Will Kimbrough, a veteran songwriter and sideman who's also forged a solo career, has produced albums and played lead guitar for Snider. "The biggest thing that ever happened to him was being in Austin," says Kimbrough. "That's an interesting world. It's like, 'We're country, but we're hippies, too.' "
Snider drifted to Memphis next. Through a very random series of events, his father had happened upon the sister-in-law of songwriter and Jimmy Buffett guitarist Keith Sykes, whose albums he remembered his son liking. "He called me and said, 'I know where this guy lives,' " Snider recalls. "I'll always appreciate that my dad did that for me. I drove to that guy's house and knocked on the door and said, 'I want to play you my songs.' And he let me in and helped me after that. A lot! Got me this job."
Knocking on a stranger's door is behavior that might qualify as actively pursuing a career in music — but it wasn't that Snider was driven to get his foot in the door at all costs.
"It never got me like a dream, you know?" he quips. "I liked it, but it was either that or bussing tables. It was two choices. In my life, those were the paths, and I just thought this one was a lot funner. And I always lost my table-bussing jobs because I'd sit around and play guitar."
Instead of working for an hourly wage plus tips, Snider, now 45, has held down the job of folksinger/recording artist since the early '90s. First came a record deal that didn't pan out, then a trio of albums on Buffett's Margaritaville label (an imprint of MCA, which became part of Universal). He did the next four on John Prine's Oh Boy Records, then one each on New Door (returning him to a subsidiary of Universal), Megaforce and Yep Roc. He released his last three records on his own label, Aimless Records: The Storyteller, Agnostic Hymns and most recently, the Jerry Jeff Walker tribute Time as We Know It, produced by Don Was and featuring guests like Kix Brooks and Elizabeth Cook, and as a backing band, Great American Taxi.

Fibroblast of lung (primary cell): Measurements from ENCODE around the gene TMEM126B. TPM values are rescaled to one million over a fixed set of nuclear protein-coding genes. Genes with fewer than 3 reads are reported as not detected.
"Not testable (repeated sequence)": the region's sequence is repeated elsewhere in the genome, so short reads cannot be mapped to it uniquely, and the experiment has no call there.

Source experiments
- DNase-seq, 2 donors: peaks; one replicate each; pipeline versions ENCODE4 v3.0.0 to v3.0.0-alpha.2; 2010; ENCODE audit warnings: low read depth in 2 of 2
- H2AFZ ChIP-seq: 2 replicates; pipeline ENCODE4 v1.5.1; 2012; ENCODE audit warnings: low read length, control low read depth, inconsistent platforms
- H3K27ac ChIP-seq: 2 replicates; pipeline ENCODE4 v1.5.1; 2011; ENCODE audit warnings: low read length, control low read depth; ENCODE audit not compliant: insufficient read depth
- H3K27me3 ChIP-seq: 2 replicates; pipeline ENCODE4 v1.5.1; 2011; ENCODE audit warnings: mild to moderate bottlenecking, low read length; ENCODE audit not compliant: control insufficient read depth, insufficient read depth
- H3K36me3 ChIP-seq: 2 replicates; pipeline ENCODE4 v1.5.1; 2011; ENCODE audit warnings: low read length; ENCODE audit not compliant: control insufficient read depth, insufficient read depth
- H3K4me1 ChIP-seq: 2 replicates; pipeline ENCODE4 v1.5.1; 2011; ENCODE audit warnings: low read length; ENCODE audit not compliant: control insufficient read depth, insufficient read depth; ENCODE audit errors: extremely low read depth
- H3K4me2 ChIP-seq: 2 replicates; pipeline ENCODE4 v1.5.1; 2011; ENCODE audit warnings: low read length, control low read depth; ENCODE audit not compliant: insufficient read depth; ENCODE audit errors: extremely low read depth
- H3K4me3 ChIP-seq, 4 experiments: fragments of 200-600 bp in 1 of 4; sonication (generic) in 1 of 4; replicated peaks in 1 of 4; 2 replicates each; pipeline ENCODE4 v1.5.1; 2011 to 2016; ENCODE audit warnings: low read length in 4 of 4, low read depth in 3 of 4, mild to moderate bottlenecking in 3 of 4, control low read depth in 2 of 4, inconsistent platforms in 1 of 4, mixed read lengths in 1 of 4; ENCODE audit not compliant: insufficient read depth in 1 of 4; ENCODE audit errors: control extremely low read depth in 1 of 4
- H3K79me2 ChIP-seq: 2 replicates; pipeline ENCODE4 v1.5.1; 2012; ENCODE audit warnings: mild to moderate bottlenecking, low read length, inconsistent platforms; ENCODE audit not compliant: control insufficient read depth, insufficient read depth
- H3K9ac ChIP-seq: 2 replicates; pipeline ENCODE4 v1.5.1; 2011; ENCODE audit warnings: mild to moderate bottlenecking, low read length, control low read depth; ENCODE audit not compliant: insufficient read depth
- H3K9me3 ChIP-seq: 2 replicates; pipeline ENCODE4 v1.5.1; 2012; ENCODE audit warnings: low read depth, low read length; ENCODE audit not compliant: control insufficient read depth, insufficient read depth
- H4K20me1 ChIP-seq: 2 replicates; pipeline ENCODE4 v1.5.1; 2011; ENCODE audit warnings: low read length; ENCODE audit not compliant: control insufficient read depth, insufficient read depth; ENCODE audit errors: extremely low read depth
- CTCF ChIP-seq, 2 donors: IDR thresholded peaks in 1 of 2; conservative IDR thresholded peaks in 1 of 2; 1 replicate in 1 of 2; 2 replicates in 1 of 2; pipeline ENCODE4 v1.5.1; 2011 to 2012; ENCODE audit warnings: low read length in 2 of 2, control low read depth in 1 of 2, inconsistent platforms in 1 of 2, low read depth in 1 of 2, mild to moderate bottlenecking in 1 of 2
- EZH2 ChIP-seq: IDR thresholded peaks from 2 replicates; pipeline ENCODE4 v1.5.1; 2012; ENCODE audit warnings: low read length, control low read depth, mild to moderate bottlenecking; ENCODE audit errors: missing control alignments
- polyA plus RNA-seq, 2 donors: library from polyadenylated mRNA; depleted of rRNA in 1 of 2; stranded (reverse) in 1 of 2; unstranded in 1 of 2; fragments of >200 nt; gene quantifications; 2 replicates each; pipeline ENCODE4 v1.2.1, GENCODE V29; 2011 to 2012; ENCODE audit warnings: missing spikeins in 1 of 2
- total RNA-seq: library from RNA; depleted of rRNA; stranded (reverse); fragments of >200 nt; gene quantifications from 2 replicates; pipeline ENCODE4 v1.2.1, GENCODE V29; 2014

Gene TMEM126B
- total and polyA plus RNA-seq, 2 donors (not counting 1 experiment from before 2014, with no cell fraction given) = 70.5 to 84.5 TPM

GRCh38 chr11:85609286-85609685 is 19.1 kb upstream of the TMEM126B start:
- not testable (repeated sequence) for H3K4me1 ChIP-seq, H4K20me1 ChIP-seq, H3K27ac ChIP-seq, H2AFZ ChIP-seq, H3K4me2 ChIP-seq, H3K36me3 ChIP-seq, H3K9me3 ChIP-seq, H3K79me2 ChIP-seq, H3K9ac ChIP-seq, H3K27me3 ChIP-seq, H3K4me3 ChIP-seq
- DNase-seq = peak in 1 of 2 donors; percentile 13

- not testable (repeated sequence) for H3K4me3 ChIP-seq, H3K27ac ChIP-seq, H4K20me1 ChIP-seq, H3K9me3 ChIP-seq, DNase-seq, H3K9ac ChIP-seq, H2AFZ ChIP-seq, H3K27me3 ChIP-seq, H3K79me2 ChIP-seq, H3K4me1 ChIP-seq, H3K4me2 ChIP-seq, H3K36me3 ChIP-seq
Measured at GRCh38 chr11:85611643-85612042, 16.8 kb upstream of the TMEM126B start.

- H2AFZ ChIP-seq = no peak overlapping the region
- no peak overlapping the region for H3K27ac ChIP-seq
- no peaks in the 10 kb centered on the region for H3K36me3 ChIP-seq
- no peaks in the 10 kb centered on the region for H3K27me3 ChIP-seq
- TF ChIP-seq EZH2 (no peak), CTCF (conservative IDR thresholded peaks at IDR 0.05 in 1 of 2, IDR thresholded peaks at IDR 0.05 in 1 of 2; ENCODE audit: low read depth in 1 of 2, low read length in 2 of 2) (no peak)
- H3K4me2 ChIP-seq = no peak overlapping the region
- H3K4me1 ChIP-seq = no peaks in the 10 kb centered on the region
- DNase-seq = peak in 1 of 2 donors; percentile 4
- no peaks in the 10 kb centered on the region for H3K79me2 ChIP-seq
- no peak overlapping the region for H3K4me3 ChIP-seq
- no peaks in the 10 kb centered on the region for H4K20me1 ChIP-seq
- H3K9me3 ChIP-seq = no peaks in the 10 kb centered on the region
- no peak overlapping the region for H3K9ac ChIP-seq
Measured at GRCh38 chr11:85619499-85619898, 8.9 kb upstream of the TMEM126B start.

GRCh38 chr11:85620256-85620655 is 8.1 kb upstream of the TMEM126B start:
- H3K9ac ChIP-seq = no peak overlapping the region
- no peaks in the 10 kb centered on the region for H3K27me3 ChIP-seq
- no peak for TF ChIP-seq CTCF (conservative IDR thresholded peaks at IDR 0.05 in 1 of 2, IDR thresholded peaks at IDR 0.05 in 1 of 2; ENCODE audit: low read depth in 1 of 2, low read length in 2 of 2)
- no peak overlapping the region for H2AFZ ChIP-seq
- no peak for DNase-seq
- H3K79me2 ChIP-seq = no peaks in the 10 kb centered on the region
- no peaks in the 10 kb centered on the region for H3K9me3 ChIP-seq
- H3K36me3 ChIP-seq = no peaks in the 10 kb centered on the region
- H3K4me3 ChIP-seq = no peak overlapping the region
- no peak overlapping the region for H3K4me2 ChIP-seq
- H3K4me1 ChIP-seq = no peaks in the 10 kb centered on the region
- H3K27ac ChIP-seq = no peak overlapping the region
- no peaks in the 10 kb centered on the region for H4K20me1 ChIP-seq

Considering his rebellious streak, anti-establishment stance and revolving-door experience with record labels, you'd assume Todd Snider would be a fervent critic of the music industry, or at the very least, a tad jaded.
But you'd be wrong.
You won't hear him complain of being mistreated or shoehorned into an ill-fitting musical mold so the suits could turn a profit. By all accounts, he's not bitter at all. He's just a proud East Nashville bohemian who has no trouble coexisting with the players in Nashville's more mainstream music game — and he gives plenty of credit to those who've worked on his behalf.
Back in Austin and Memphis, people had warned him to beware of sharks in the music business. He eventually responded with a little boogie named for the city where he's found a home. The lyrics make it clear he's got no beef with the industry: "There isn't nothing wrong with Nashville."
"Everybody worked hard for me," Snider says. "I can't think of one person that I've been involved with in music that didn't do what they said they were gonna do and give me whatever they had. Especially business people."
Melita Snider has been married to Todd for over a decade. "His relationships with all of the different people that he's worked with, whatever label or manager — he genuinely has these amazing experiences with people," she says. "I think he feels very warm toward everyone who's been in his life, and very supported. I would say it's very much because of who Todd is, and then maybe just some luck of who he's run into along the way."
It was probably a case of both with legendary musical mind Tony Brown, who produced Snider's first two albums for MCA. "Oh my God!" exclaims Snider. "I love him! I would do anything for him. He really helped me. When I started, he used to joke with me about how I didn't want to be on the radio. And I didn't. And he knew what he got into when he signed me."
It would seem like a business liability to have an artist who doesn't care about getting on the radio and prefers to just go with the flow. Snider also makes no secret of the fact that drug use has, on at least one occasion, sent him to the hospital and caused him to have to cancel a few shows. But he wouldn't go as far as to say it's interfered with his career. Says Snider, "I feel like it's like, 'What? No, no. You're supposed to tell us that you can't [imagine] what songs you might've written if you hadn't have done it, or who knows where your career would be.' And I just never wondered [where my career would be]. I just don't have a scoreboard in my house. I like to sing. I'll do it wherever. I've been really lucky. I'm lucky I get to play the places I do. This is my 'what could've been.' "